Castelli uses the Giro3 leg cuffs on the Due Short, which has grip fabric woven right into the material that makes up the 5 cm band. This is a unique cross between a compression band and silicone grippers, which worked nicely to keep the short comfortably in place. A 9" inseam was the standard in the shorts we tested, and never felt too long and definitely not too short.
The leg cuffs of the Due Short have a gripping material woven in to keep your shorts where you want them.
The Castelli Velocissimo Due Short has a lot going for it in terms of breathability. The Affinity Lycra 210 g fabric is a very breathable nylon that works very well in wicking sweat away while pedaling. There are two generously sized mesh panels down each side of the short to increase airflow as well. The Due Short was one of the best performing models during warm days on the bike, ranking at the top of this category with the Editors' Choice Award winning Giordana Laser Bibs and the Louis Garneau Equipe Bib. We never had issues with feeling too much sweat build-up, and we appreciate not having bib uppers when the temperatures climbed.
The Castelli Due Short has extra breathable panels down the sides of each leg.
Castelli pays attention to aesthetic details when it comes to designing their garments. The Velocissimo Due Short is comparable to the Craft Performance Short and the Louis Garneau Equipe Bib as far as style is concerned. The Due short is mostly black with the Castelli mark – the red circle with the white scorpion inside – on the front of each quad, and 'Castelli' written just below on the leg cuff. Although we don't necessarily like to be a walking billboard, this placement actually looks rather nice. The scorpion shows up again on the back left panel, slightly larger, as well as two vertical lines of reflective material on the back of each leg cuff. The last graphic piece of the Due Short is a 1" x .5" rubber Italian flag that is stitched onto the lower back of the short. This part was a little large for our tastes, and seems to represent the Castelli name, seeing as the shorts are manufactured in El Salvador.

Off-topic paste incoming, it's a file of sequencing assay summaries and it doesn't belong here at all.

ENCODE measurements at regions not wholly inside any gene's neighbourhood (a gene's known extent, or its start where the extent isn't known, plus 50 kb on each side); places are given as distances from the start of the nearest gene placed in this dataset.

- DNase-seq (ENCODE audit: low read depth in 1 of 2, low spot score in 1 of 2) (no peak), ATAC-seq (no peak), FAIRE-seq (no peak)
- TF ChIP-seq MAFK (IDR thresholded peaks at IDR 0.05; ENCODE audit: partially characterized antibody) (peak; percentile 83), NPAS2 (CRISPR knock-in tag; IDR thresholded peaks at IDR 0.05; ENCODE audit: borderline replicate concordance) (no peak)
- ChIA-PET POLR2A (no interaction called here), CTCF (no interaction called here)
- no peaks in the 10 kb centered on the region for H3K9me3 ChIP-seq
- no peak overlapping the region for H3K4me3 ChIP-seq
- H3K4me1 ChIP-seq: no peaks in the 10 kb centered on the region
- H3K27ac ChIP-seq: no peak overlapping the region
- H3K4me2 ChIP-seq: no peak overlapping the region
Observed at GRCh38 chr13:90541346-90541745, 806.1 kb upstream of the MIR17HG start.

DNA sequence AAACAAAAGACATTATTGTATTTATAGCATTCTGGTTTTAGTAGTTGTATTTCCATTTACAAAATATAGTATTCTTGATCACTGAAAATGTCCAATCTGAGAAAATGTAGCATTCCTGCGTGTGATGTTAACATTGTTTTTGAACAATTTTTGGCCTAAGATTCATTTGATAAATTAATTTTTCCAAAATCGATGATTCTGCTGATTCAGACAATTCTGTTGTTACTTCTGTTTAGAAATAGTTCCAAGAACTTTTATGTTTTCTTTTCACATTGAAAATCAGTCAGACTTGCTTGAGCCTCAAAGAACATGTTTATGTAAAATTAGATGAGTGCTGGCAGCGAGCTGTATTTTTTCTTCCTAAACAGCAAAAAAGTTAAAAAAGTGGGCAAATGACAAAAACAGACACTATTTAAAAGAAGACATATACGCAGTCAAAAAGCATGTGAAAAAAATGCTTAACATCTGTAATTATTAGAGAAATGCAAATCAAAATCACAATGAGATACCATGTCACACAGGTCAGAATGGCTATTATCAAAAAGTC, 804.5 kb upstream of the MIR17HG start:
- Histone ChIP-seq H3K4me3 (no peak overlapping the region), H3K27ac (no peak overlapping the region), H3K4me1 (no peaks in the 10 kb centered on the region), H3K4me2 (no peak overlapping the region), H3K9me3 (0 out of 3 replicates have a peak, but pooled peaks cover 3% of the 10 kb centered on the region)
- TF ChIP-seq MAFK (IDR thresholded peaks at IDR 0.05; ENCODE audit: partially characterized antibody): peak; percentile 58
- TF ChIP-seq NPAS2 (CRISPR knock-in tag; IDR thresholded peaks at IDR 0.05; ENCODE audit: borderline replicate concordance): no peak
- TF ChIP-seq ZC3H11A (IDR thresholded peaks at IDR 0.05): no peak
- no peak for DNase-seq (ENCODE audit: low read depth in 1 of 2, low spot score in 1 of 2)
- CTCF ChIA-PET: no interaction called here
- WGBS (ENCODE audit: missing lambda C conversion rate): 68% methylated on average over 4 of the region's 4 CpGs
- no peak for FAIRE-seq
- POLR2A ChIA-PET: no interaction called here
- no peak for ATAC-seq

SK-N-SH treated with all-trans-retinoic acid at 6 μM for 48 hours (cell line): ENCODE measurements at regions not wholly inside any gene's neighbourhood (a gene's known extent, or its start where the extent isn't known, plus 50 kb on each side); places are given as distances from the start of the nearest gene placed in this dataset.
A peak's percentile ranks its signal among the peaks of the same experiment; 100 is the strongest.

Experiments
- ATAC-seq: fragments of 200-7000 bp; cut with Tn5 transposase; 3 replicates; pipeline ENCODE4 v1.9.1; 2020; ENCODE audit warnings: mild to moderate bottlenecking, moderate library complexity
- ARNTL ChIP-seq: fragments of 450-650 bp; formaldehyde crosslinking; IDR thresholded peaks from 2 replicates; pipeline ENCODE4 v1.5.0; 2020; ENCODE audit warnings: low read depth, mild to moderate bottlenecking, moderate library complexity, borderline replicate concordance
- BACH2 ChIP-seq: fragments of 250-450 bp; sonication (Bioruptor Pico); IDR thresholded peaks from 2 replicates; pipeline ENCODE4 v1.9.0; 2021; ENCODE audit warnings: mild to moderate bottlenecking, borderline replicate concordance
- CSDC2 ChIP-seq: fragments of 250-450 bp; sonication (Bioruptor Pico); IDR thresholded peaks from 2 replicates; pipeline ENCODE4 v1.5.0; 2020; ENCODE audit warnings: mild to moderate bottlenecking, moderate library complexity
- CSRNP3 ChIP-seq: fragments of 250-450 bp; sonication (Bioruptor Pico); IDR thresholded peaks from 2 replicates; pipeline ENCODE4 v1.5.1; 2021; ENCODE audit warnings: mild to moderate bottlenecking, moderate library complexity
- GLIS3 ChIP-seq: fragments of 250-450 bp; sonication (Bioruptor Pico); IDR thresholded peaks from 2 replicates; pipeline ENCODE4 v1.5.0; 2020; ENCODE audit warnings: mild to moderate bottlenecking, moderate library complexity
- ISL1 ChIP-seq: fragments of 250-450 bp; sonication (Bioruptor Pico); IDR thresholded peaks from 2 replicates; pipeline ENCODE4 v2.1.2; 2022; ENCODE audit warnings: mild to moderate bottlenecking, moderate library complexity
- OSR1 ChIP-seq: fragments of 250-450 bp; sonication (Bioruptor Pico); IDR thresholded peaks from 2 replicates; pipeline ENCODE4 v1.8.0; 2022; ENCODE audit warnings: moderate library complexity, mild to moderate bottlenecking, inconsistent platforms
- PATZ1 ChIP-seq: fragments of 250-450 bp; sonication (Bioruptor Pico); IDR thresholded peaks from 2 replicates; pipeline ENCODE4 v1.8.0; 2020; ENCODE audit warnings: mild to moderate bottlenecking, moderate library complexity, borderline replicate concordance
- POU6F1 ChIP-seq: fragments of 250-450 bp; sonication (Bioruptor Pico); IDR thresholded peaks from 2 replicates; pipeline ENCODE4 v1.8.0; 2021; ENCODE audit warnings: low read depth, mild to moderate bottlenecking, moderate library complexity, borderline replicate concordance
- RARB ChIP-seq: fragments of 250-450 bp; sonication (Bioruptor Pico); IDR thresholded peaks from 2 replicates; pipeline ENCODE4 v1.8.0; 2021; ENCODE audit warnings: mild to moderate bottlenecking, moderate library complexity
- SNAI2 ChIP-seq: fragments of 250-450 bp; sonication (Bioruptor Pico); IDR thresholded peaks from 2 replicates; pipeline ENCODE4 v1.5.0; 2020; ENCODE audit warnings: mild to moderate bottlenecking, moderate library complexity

The panels of the Castelli Due Short incorporate curves that wrap your muscles and give a supportive fit.
The Velocissimo Due Short also does a good job utilizing the material change and the panel shapes. The breathable panels down the side of each leg are made of a double-layered square mesh that runs diagonally across the space. This breaks up the short visually from the rest of the shiny Affinity Lycra material that makes up the short. The panels are based on curves instead of angles, which make for more organic and dynamic shapes, and make the Due Short look like none other we tested.
The Castelli Velocissimo Due Short works best on any kind of ride up to 40 miles. We were able to go out fast on interval training rides and on leisurely rail trail rides in these shorts, and they delivered quality performance. However, once we approached the long- to mid-distances, we started to feel seat fatigue, which set in and never quite left until we were finished with the ride.
The Due Short retails at $110, $15 less expensive than the Craft Performance Short and $60 more expensive than the Pearl Izumi Quest Short. We found that the price is worth what the Due Short delivers. For cyclists staying on short to mid-length rides, this can be your go-to short for every ride.
A high performance short that feels most comfortable on short distance rides, The Castelli Velocissimo Due Short is an excellent pair of protective cycling apparel without a bib upper. They win our Top Pick award for short rides.